Fill factor is an optional setting for creating indexes in SQL Server. It allows you to define how full the SQL Server Database Engine should make each index page.
SQL Server is set by default to use a 100% fill factor, and will therefore try to fill up all the pages in indexes as full as possible. When you create or rebuild an index, you can, however, select a specific fill factor to instruct SQL Server regarding the percentage of each data page in the “leaf” level of the index it should fill up.
If you set an 80% fill factor when rebuilding a clustered index that means 20% of each leaf page will be empty. Keep in mind that that the empty space will take up the same amount of space as it sits in memory.
The general rule of thumb in the SQL Server playbook is lowering the fill factor improves performance by reducing page splits, and this is in fact true. However, decreasing the fill factor also decreases performance because your data is so spread out so you constantly have to read more pages into memory and all the wasted space in cache that’s just sitting there empty.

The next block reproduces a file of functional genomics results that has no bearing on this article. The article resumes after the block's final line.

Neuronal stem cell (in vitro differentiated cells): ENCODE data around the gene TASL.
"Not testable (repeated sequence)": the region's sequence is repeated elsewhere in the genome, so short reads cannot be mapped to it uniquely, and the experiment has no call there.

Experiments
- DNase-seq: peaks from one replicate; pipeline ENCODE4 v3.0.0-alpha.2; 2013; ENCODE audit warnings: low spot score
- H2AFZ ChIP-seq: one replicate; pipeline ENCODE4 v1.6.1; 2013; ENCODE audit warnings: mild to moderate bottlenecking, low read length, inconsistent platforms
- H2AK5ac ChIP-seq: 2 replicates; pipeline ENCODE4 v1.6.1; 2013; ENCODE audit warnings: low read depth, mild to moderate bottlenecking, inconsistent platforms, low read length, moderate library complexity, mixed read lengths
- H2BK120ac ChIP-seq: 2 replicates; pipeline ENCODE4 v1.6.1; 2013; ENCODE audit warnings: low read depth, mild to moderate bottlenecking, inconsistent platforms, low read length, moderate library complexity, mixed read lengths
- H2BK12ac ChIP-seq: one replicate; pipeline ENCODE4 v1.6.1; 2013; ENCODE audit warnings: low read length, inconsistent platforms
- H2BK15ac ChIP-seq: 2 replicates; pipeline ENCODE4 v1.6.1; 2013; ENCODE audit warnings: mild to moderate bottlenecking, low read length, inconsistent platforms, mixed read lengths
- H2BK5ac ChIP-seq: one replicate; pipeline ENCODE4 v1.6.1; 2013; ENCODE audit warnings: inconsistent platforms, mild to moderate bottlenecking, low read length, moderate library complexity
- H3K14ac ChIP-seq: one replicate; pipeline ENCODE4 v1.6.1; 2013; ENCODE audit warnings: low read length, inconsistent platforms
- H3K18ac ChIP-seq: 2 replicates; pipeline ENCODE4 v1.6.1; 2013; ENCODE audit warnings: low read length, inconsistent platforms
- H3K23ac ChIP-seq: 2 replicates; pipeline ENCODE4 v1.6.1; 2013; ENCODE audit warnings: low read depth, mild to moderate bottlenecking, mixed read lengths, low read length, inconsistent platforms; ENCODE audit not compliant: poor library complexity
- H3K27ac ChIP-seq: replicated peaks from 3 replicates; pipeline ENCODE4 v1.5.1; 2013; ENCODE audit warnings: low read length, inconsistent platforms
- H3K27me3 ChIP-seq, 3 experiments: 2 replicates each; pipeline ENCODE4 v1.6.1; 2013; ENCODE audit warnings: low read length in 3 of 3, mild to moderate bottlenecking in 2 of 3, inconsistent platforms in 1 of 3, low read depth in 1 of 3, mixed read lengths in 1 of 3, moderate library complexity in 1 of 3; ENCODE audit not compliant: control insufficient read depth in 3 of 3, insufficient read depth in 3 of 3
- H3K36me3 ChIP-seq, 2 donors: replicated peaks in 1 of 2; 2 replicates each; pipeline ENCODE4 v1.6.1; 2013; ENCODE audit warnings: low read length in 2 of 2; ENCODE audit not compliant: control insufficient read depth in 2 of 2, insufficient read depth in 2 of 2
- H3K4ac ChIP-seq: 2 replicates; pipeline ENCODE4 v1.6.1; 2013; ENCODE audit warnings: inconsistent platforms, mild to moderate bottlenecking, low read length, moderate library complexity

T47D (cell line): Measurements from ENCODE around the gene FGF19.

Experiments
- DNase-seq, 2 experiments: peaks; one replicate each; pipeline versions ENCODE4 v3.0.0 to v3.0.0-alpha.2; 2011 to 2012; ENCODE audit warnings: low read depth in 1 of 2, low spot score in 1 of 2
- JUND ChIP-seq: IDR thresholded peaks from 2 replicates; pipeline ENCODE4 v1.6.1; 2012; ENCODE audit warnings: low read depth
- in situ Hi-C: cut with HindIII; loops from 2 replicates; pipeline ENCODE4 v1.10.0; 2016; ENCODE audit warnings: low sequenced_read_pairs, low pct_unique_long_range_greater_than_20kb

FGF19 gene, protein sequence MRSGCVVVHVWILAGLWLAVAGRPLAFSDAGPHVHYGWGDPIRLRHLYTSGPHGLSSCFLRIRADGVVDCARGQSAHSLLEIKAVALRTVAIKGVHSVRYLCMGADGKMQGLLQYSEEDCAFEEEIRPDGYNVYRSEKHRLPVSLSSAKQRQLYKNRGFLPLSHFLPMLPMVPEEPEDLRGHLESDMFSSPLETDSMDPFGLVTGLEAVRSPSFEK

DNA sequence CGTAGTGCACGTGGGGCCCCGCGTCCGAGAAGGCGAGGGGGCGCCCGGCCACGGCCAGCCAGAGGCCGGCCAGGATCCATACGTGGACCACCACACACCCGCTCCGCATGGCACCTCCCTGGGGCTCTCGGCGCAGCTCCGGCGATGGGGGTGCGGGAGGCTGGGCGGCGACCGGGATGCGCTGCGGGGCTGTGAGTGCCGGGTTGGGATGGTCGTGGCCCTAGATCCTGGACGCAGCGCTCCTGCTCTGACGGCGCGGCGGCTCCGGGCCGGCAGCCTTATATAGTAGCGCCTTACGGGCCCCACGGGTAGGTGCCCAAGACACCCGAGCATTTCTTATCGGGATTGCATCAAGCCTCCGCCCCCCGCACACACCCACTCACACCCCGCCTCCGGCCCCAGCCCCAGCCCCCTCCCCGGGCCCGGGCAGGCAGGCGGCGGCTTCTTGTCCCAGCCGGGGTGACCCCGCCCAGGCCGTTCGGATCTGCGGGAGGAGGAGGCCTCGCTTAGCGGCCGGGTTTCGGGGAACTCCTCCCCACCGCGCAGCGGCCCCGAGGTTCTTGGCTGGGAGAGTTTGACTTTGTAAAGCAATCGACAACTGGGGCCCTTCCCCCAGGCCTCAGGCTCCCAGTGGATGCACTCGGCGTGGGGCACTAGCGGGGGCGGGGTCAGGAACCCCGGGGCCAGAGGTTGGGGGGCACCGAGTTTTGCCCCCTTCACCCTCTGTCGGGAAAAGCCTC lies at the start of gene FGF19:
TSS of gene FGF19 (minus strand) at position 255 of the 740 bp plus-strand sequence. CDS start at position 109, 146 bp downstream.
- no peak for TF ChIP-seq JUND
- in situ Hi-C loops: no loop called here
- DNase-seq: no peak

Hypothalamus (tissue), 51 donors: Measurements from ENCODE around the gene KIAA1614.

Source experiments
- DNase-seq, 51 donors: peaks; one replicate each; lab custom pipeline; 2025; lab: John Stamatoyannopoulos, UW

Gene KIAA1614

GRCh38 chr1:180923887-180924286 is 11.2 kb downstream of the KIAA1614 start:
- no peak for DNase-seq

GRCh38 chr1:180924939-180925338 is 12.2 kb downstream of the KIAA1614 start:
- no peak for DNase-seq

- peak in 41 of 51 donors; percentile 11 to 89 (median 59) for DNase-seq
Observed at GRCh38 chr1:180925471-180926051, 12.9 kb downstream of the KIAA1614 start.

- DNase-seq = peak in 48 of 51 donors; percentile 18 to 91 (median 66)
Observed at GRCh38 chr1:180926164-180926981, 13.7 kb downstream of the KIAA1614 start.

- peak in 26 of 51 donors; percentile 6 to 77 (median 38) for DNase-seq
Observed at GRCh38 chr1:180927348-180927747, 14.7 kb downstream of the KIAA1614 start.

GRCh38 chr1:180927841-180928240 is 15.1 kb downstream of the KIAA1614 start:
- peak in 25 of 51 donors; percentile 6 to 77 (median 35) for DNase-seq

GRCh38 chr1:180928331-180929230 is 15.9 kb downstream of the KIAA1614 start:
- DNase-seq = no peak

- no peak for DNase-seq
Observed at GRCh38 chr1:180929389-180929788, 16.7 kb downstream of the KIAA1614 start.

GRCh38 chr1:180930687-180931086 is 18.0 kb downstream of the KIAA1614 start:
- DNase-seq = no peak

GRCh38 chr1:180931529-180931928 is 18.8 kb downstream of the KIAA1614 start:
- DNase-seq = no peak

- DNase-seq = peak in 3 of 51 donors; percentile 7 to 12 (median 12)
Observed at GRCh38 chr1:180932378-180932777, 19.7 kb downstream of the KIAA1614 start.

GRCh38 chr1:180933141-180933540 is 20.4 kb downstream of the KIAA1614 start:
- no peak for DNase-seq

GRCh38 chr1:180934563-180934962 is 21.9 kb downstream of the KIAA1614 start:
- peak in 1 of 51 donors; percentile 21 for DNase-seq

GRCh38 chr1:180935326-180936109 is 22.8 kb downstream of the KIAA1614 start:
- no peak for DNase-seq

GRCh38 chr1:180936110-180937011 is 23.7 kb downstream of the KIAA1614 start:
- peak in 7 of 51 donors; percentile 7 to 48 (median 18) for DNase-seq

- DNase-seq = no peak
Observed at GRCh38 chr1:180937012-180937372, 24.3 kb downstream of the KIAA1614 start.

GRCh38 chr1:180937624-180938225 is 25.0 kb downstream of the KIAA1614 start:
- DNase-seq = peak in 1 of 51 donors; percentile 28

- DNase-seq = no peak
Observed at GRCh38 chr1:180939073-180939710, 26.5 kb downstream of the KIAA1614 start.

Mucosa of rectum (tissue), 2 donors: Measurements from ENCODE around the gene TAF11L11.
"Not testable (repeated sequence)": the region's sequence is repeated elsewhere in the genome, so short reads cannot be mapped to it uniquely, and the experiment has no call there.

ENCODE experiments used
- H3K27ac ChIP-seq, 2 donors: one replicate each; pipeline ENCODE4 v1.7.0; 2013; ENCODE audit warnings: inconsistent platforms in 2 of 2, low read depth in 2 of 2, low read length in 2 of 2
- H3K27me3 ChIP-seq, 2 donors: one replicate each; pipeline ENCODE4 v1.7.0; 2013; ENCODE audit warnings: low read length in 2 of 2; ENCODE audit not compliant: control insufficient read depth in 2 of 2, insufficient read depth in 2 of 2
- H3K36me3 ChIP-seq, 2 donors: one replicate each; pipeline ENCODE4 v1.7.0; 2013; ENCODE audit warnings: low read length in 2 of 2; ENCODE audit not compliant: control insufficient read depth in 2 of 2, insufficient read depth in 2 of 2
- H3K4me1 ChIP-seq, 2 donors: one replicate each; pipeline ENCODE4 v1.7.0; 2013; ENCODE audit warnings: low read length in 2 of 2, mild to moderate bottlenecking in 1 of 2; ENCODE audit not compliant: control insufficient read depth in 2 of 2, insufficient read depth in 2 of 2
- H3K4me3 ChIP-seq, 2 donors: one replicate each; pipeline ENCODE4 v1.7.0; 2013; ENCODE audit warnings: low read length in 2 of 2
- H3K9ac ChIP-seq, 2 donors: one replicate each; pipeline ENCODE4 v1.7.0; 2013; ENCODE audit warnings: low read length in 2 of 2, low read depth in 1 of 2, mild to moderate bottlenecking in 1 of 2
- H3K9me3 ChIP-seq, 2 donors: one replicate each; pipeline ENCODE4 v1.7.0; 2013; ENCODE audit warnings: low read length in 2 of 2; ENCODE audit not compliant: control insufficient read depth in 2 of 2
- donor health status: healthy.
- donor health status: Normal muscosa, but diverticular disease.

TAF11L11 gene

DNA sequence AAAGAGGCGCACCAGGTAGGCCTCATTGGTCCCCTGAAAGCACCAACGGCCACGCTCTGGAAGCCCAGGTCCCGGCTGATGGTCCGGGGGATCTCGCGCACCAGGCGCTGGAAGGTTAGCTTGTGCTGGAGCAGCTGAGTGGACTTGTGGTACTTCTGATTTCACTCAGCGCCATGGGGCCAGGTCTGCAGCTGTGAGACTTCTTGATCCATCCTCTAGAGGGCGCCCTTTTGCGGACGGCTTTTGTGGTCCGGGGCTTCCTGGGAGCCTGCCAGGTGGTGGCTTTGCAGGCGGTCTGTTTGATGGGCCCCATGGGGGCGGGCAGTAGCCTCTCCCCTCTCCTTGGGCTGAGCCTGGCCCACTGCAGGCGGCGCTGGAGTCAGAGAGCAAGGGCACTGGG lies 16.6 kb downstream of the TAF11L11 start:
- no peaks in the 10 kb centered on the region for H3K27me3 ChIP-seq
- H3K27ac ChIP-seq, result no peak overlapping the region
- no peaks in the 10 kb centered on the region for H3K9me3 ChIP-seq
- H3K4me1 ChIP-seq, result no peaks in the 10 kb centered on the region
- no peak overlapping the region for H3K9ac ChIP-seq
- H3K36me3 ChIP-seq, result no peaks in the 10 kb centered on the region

According to SQL Server guru Kendra Little, there’s almost never a good reason to set your fill factor below 80%, and leaving the default 100% fill factor is actually the best option in many cases.
Idera’s SQL Defrag Manager makes changing the fill factor settings a snap. Undertaking this kind of proactive index management reduces the need for index rebuilds and improves the performance of your SQL Server applications.